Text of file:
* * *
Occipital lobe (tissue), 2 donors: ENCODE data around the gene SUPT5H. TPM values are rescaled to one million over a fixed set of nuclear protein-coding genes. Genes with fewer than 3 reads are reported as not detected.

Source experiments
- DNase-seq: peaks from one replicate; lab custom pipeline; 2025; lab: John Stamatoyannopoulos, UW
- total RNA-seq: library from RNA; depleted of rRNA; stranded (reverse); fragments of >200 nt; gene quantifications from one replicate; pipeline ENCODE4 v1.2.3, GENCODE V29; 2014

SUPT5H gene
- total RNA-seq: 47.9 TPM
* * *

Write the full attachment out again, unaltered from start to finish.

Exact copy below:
Occipital lobe (tissue), 2 donors: ENCODE data around the gene SUPT5H. TPM values are rescaled to one million over a fixed set of nuclear protein-coding genes. Genes with fewer than 3 reads are reported as not detected.

Source experiments
- DNase-seq: peaks from one replicate; lab custom pipeline; 2025; lab: John Stamatoyannopoulos, UW
- total RNA-seq: library from RNA; depleted of rRNA; stranded (reverse); fragments of >200 nt; gene quantifications from one replicate; pipeline ENCODE4 v1.2.3, GENCODE V29; 2014

SUPT5H gene
- total RNA-seq: 47.9 TPM